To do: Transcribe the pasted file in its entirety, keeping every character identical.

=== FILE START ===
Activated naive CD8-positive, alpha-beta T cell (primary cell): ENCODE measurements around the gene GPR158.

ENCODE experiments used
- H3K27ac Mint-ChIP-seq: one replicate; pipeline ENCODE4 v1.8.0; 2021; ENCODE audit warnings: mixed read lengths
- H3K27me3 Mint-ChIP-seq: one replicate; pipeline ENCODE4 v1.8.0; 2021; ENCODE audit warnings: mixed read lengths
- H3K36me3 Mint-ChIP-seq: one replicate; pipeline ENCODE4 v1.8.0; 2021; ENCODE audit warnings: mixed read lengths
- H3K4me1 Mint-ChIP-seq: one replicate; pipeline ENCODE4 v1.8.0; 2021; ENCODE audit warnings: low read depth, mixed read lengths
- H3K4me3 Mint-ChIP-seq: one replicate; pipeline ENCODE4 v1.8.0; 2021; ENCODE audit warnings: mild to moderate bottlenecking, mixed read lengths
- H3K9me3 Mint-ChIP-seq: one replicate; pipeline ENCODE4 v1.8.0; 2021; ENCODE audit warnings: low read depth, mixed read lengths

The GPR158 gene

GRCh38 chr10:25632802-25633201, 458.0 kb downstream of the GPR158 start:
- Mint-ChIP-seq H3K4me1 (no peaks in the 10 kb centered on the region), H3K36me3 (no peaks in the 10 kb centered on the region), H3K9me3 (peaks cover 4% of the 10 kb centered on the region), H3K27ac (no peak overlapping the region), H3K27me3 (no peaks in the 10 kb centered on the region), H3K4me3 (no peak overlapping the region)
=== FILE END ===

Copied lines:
Activated naive CD8-positive, alpha-beta T cell (primary cell): ENCODE measurements around the gene GPR158.

ENCODE experiments used
- H3K27ac Mint-ChIP-seq: one replicate; pipeline ENCODE4 v1.8.0; 2021; ENCODE audit warnings: mixed read lengths
- H3K27me3 Mint-ChIP-seq: one replicate; pipeline ENCODE4 v1.8.0; 2021; ENCODE audit warnings: mixed read lengths
- H3K36me3 Mint-ChIP-seq: one replicate; pipeline ENCODE4 v1.8.0; 2021; ENCODE audit warnings: mixed read lengths
- H3K4me1 Mint-ChIP-seq: one replicate; pipeline ENCODE4 v1.8.0; 2021; ENCODE audit warnings: low read depth, mixed read lengths
- H3K4me3 Mint-ChIP-seq: one replicate; pipeline ENCODE4 v1.8.0; 2021; ENCODE audit warnings: mild to moderate bottlenecking, mixed read lengths
- H3K9me3 Mint-ChIP-seq: one replicate; pipeline ENCODE4 v1.8.0; 2021; ENCODE audit warnings: low read depth, mixed read lengths

The GPR158 gene

GRCh38 chr10:25632802-25633201, 458.0 kb downstream of the GPR158 start:
- Mint-ChIP-seq H3K4me1 (no peaks in the 10 kb centered on the region), H3K36me3 (no peaks in the 10 kb centered on the region), H3K9me3 (peaks cover 4% of the 10 kb centered on the region), H3K27ac (no peak overlapping the region), H3K27me3 (no peaks in the 10 kb centered on the region), H3K4me3 (no peak overlapping the region)